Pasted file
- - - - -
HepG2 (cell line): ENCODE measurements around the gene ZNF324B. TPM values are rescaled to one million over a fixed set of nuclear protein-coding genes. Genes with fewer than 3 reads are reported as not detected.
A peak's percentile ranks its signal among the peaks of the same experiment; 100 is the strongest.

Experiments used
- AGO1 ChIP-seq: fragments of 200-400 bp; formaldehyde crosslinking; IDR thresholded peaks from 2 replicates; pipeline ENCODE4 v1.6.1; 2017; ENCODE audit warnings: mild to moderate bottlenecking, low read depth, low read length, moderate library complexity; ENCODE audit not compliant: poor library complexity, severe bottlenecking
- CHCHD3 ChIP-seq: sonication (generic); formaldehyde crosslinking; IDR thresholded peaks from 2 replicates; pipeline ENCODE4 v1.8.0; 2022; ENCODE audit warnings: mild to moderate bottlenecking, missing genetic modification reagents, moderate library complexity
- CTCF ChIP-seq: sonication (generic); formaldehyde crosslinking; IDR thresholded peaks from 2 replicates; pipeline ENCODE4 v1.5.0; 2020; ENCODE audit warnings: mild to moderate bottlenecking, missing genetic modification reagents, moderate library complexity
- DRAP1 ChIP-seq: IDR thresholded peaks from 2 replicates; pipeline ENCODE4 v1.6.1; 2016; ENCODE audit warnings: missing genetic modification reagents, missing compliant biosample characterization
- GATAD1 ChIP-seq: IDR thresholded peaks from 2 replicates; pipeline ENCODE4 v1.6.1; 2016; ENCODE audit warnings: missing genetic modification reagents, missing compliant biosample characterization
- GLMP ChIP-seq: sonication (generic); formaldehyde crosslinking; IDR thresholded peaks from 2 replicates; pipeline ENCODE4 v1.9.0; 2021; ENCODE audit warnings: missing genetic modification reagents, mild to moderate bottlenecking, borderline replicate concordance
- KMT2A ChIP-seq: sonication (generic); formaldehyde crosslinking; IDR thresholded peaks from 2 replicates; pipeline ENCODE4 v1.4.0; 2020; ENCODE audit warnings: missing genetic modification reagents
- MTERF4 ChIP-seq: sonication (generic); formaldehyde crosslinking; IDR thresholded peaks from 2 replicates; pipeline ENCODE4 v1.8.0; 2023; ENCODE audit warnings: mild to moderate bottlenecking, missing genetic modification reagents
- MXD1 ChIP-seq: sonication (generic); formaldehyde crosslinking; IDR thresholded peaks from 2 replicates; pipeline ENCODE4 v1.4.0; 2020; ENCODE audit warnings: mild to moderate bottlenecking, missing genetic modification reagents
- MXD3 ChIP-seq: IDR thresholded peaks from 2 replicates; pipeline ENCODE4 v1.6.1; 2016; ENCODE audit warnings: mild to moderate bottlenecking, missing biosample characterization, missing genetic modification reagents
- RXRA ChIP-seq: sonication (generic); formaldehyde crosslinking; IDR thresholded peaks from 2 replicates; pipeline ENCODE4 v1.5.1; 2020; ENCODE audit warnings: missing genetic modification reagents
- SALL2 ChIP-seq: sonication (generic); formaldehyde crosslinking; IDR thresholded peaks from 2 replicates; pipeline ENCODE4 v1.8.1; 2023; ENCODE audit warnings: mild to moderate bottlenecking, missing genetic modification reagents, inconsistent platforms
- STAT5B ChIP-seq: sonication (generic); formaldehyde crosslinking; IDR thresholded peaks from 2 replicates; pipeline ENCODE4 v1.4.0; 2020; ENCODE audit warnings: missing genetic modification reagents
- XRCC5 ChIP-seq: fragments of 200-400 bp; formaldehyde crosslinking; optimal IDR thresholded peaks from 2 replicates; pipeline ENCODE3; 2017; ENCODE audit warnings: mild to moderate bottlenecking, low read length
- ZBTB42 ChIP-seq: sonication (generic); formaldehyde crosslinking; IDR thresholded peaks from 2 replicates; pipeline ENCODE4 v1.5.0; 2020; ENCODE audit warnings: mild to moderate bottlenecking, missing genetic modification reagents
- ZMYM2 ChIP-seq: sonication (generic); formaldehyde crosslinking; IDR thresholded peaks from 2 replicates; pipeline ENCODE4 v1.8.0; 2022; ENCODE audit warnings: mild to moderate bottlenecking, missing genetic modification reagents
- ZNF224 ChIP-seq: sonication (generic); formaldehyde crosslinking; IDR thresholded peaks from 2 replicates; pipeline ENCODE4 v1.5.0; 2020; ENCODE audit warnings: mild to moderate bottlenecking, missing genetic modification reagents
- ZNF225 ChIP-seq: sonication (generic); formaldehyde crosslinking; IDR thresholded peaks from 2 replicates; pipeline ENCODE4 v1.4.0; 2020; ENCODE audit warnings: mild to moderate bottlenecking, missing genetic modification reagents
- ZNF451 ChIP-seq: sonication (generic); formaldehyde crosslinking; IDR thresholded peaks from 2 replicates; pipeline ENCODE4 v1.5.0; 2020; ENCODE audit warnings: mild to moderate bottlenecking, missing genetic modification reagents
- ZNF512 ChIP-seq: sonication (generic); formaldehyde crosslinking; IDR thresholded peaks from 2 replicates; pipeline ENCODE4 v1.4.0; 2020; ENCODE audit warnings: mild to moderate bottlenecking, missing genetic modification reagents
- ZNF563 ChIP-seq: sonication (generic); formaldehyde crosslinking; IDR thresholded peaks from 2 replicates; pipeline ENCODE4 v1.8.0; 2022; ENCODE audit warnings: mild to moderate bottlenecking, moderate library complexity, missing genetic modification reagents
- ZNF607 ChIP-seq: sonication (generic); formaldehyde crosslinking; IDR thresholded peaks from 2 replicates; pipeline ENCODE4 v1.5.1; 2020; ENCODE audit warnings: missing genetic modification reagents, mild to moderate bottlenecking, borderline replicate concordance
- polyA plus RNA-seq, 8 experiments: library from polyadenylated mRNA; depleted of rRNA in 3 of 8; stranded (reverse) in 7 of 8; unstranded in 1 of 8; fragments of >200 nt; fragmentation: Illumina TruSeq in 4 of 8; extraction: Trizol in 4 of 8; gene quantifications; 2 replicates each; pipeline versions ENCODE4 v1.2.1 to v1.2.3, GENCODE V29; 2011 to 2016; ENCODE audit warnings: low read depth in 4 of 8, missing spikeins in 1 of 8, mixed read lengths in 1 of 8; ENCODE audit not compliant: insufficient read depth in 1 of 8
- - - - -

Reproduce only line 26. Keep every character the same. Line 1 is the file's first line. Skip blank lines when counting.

- polyA plus RNA-seq, 8 experiments: library from polyadenylated mRNA; depleted of rRNA in 3 of 8; stranded (reverse) in 7 of 8; unstranded in 1 of 8; fragments of >200 nt; fragmentation: Illumina TruSeq in 4 of 8; extraction: Trizol in 4 of 8; gene quantifications; 2 replicates each; pipeline versions ENCODE4 v1.2.1 to v1.2.3, GENCODE V29; 2011 to 2016; ENCODE audit warnings: low read depth in 4 of 8, missing spikeins in 1 of 8, mixed read lengths in 1 of 8; ENCODE audit not compliant: insufficient read depth in 1 of 8